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When Pakistani expat Neelofer Fatima Ghiasuddin landed in Dubai in 1979 to meet her siblings, little did she know that she would be one day spend more time in the UAE than her own!
Neelofer, now 71, says she stayed on and made it her home as the UAE gave her recognition, respect and space to realise her full potential.
The expat who began driving at the tender age of 15 in her hometown Lahore, Pakistan — out of a passion for driving – was given the opportunity to join one of the most prestigious government entities – Dubai Police. As fate would have it, she became the first and only Dubai Police woman driving examiner from the whole of Southeast Asia in 1981.
“I came to the UAE in 1979 to visit my brother and sister who lived in different emirates. And although I had a good life in Lahore Pakistan, where I lived with my parents, I had this urge to see the world so I requested my siblings to call me. There was something about this country that made me want to stay a bit longer... Before I realised it, I ended up spending a good 35 years of my life here. In fact, the best 35 years of my life,” Neelofer told Khaleej Times.
“I stayed in Sharjah with my sister first and spent a year looking for jobs, before finally getting one as a school teacher in Ajman. I worked there for six months and a friend there told me that Dubai Modern Driving school on Al Wasl Road was looking for women instructors. I was interested as I had been driving since the age of 15 and in those days there were hardly any women who could drive. ince I was residing in Sharjah, I took a driving licence of Sharjah (first attempt) and applied at the Dubai Modern Driving school which was the only driving school in Dubai, and it was a Dubai Police entity,” she said.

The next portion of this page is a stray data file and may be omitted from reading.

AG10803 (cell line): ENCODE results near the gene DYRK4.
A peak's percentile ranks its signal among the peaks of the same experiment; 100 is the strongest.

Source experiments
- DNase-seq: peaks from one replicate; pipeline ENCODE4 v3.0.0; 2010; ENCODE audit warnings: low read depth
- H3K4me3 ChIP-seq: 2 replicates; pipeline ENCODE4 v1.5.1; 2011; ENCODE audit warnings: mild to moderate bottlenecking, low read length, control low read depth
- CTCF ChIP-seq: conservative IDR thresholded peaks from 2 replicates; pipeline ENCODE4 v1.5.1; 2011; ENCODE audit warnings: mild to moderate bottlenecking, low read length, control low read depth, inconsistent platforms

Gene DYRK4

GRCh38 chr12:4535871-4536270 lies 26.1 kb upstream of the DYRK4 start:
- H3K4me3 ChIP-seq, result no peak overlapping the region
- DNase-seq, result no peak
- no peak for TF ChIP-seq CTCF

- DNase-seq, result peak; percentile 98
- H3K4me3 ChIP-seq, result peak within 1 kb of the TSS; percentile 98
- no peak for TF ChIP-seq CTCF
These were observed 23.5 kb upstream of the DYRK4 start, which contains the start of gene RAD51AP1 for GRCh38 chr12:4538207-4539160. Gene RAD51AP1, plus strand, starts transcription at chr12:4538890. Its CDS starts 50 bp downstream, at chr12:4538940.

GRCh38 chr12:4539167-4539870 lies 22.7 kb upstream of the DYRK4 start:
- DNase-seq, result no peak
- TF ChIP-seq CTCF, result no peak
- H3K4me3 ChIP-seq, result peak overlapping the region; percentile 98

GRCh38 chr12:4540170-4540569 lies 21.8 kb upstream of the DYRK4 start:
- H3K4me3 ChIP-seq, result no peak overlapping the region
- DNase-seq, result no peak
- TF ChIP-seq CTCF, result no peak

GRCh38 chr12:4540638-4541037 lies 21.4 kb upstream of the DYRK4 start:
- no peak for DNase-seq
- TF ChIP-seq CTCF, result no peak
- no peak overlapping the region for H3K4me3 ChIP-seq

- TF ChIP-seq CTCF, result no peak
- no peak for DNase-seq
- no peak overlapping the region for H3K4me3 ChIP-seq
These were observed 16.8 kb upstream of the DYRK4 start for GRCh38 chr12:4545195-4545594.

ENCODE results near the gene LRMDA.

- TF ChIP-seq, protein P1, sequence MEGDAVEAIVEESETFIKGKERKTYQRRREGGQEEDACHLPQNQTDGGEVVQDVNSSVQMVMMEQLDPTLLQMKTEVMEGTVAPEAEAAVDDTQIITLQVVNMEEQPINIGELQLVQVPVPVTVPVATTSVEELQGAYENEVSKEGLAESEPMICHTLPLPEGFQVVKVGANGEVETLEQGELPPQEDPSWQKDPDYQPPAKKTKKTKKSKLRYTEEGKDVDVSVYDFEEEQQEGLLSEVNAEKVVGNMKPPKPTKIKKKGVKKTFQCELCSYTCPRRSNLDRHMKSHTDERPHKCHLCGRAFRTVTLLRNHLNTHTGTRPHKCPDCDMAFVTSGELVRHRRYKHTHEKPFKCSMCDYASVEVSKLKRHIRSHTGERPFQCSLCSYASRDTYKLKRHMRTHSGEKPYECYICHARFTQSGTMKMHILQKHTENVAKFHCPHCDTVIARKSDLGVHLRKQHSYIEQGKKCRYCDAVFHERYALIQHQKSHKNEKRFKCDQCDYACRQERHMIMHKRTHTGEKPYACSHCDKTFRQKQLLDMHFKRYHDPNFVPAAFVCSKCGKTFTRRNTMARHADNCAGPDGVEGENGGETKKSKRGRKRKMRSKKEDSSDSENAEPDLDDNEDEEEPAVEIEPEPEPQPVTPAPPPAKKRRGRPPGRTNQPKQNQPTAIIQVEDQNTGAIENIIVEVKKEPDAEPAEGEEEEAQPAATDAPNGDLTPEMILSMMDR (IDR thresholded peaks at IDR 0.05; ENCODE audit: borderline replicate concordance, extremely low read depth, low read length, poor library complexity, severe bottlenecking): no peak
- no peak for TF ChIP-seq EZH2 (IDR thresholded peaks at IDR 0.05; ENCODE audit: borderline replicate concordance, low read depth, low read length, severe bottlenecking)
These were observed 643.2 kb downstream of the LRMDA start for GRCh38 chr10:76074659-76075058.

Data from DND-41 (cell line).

Neelofer was appointed as a driving instructor at Dubai Police, along with some 30 other women, mostly British.
“I served as a driving instructor at Dubai Police and then after five years was promoted as an examiner, who takes the final test and has the authority to award a driving license. In those days the driving license was given by only one school - Dubai Modern Driving school in Al Wasl Road,” she said.
Not only did Neelofer excel in her work, first as an instructor, and later as an examiner, but she trained hundreds of people who went on to become excellent drivers, with low accident records.
“I was taught the methodology of driving by one of the top British trainers, who came especially to train us from the UK. And I knew that more than power, my role carried high responsibility that involved the lives of people. This is why I was a strict examiner, who was known for her sincerity, perfection and fairness. The number of students I would pass would be very less as I wanted them to be near-perfect when they took to the roads as drivers,” she said.
How she learnt driving
Since Neelofer’s father was a doctor in the army, she had the privilege of a car at her disposal in Lahore in the 1960s, when owning a car was considered a luxury.